The first challenge was putting the skins on the skis, or rather, unsticking the skins from themselves. The back side of the skins is very sticky and the skins were rolled up so that each half of the skin was stuck to the other half. Once our skis were ready, we had our route and had refreshed our avalanche training, we headed off to the mountain. I was happy to find that the skins worked very well for stopping you sliding backwards when going uphill. On the other hand, climbing a hill in skis is very hard work. Did I mention that you have to travel with a big backpack, to store your helmet (for skiing down), the shovel, probe, water/tea and the layers of clothes you will shed while going up due to working up quite a sweat? And that walking with the heavy skis and ski shoes felt like walking with lead boots?

Nonetheless, it felt good to do some exercise. We walked up through the forest and up a snowy hill. However, pretty soon I started feeling the beginnings of blisters on my feet from the ski shoes. They were near the arch of my foot, which is not normally where I get blisters. After a while every step started to hurt. We stopped and I put tape on the blistering parts of both feet. This didn’t help the pain but it stopped me rubbing my feet raw, which would be much worse. Getting the boots and skis on and off was a challenge, since as soon as I stepped off the skis I sank into the deep snow. That’s when you realize how well skis hold you on the surface. Feet taped up, we continued on our way.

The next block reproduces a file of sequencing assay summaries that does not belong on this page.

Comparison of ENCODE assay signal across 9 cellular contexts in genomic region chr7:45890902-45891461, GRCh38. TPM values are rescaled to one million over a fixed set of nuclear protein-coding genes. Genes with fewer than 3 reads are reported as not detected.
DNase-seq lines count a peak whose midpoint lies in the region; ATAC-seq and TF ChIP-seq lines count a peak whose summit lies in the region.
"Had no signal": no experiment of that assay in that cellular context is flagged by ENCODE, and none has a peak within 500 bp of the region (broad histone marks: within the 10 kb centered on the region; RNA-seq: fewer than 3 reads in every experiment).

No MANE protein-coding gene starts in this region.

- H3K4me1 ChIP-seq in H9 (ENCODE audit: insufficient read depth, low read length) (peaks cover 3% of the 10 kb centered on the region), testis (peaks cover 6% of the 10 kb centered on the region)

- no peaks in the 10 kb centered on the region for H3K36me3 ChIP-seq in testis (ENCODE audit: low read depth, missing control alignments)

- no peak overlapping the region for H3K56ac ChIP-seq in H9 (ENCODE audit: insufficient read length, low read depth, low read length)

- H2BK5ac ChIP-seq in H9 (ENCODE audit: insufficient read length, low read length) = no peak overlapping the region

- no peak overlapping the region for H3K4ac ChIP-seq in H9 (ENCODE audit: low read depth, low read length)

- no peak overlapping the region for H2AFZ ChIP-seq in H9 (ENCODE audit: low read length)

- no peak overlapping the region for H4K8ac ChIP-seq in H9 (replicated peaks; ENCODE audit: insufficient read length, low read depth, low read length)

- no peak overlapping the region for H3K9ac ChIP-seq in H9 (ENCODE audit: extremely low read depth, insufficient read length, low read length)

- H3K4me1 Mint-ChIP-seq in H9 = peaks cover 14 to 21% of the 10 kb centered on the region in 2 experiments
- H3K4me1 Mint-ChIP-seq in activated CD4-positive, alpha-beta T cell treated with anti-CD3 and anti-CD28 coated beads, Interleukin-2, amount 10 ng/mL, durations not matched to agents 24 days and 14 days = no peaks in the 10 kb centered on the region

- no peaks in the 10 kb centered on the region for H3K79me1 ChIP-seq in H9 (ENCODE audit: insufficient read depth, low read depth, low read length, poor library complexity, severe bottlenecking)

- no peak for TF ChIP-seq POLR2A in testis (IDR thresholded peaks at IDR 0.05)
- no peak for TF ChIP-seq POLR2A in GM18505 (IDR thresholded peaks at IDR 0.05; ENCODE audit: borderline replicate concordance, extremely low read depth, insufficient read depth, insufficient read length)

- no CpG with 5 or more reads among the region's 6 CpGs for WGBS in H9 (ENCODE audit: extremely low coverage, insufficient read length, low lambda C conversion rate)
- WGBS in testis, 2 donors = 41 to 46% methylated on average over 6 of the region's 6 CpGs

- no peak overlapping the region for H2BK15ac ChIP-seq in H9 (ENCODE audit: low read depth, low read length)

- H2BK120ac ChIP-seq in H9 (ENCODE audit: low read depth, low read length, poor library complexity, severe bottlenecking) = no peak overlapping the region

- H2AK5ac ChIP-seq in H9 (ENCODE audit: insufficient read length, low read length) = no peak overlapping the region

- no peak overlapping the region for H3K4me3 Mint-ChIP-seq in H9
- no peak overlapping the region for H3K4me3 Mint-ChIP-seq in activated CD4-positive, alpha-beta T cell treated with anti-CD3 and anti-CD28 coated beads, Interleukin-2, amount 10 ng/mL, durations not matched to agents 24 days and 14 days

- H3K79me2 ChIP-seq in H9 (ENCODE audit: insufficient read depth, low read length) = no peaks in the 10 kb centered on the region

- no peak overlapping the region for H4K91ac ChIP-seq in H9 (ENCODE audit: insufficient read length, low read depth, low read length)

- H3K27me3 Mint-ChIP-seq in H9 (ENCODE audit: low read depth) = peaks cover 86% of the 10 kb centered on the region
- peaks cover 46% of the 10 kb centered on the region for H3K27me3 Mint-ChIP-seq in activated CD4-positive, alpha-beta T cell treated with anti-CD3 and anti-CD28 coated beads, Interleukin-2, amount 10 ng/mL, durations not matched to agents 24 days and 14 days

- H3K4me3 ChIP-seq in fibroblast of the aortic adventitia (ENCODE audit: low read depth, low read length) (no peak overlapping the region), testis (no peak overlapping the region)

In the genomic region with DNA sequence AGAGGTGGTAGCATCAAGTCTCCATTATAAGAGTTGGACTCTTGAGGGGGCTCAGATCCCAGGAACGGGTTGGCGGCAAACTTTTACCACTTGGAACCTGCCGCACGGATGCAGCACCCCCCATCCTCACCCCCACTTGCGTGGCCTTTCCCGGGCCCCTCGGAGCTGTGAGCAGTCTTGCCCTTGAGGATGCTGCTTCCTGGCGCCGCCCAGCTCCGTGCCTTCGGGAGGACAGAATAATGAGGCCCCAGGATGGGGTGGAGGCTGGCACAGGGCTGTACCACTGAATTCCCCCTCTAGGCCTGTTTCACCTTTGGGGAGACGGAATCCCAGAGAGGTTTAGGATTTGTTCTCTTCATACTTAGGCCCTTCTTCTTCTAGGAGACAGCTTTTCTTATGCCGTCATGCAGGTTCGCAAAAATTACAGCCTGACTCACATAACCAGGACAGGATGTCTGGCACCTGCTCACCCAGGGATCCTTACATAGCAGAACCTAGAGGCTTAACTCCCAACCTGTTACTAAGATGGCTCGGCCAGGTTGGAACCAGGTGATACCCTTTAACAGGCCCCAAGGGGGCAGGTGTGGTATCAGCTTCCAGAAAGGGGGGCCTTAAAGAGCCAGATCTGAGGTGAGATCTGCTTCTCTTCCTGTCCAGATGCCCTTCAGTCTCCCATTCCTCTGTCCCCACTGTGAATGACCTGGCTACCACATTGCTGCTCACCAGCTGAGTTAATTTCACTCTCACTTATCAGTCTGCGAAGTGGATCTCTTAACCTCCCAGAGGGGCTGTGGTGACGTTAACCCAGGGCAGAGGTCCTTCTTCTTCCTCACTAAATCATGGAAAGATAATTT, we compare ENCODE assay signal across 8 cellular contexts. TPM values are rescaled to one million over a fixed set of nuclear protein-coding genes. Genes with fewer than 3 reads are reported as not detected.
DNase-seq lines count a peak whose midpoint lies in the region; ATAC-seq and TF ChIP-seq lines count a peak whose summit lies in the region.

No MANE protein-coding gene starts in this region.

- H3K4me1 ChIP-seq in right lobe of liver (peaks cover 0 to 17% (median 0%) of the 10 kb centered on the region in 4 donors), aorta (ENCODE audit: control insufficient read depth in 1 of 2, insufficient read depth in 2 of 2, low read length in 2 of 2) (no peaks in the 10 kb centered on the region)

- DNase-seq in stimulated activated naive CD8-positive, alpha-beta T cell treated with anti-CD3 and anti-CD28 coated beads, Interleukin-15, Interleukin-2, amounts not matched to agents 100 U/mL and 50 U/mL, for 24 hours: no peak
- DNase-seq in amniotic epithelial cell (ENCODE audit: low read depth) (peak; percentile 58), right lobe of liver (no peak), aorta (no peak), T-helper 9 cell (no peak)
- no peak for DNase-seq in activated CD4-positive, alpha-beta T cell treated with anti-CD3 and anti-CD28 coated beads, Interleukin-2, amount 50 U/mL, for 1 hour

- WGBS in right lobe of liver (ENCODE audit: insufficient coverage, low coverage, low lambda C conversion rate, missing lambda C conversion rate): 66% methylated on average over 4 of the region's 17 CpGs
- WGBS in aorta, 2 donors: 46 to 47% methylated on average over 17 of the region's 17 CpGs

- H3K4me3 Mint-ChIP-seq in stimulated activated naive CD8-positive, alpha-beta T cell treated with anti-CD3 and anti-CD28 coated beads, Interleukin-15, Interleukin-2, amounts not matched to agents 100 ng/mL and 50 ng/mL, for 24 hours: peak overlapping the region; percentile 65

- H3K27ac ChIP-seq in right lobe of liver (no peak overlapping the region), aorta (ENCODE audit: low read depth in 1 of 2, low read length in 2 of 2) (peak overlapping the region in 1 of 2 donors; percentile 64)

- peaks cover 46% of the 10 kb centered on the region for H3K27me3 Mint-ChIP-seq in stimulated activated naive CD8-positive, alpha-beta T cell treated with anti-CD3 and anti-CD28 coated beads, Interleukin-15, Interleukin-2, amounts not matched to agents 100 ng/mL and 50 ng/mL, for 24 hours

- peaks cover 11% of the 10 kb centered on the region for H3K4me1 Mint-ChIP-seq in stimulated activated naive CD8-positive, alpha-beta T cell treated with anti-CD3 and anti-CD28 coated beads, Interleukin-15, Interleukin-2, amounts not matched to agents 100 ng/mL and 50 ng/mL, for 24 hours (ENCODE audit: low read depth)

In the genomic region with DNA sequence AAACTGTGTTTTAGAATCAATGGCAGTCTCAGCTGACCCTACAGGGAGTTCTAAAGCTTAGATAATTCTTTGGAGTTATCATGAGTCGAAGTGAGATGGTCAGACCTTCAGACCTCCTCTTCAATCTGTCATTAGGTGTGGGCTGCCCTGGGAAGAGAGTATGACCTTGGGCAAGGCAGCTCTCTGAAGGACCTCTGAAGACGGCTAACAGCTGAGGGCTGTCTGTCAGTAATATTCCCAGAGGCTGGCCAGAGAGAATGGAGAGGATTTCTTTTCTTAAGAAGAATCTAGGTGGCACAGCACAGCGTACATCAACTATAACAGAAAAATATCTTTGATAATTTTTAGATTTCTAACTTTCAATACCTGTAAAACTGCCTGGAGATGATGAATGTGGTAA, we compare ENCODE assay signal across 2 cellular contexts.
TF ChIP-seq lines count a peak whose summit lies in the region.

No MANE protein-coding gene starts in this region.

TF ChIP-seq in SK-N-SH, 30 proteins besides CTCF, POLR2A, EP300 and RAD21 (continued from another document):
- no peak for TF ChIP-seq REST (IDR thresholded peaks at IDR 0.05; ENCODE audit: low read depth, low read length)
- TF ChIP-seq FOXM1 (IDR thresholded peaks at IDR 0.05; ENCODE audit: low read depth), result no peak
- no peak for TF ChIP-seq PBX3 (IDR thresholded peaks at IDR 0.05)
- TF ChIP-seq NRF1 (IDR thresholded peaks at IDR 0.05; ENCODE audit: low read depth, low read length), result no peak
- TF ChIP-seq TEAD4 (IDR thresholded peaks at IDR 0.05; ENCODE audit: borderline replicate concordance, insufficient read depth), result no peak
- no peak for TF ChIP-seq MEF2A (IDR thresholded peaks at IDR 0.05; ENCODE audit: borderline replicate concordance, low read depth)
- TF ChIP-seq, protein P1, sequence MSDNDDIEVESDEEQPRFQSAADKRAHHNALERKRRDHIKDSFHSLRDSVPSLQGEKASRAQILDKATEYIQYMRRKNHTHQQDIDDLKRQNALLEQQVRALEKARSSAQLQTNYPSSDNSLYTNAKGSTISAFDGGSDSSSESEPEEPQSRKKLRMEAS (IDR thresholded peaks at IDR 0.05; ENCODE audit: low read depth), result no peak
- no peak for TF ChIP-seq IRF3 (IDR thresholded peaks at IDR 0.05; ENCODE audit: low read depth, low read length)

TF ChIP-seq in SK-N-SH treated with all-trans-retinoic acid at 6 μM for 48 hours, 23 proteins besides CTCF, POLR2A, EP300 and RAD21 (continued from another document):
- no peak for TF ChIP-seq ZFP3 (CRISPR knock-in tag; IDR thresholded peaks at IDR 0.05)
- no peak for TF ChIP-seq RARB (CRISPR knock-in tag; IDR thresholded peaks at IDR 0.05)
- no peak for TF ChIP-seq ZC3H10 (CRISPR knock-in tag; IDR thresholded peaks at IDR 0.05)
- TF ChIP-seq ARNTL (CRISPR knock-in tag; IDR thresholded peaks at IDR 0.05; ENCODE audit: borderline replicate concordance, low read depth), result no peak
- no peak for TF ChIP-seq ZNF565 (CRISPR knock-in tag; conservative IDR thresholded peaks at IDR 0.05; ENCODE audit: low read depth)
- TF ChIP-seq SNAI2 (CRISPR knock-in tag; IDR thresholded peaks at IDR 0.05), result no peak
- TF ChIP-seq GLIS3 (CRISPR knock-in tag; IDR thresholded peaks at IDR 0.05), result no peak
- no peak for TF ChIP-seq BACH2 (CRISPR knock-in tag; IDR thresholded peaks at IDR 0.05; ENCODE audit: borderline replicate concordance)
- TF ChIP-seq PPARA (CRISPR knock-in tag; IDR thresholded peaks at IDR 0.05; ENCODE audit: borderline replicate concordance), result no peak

What beautiful views of the Bavarian Alps! After walking up, we traversed the mountain a bit, in the direct of Roßkopf.

Up, up, up and still not at the top. There were nice snowy slopes next to the black slope piste, and we pushed a bit harder to get most of the way up those.

Finally it was time to ski down. We took off our skis and flattened the snow around our feet to make a platform to stand on. Then we took the skins of our skis and put them back into our backpacks. We prepared ourselves for downhill skiing: on went the helmets, gloves and warmer clothes (walking up I’d even had my sleeves rolled up as you get quite hot). The first part of the slope was not steep, and it was fun to ski down on the soft snow.

Then we got to the a very scary looking downhill, which was apparently the way down. Well, scary for me, the others were of course fine with it, being better skiiers. Despite the steepness of the slope, it was very wide and the snow was deep and slow, so it wasn’t that hard to get down by travelling sideways and turning from one side to the other.

Going down. It doesn’t look so steep in the photo!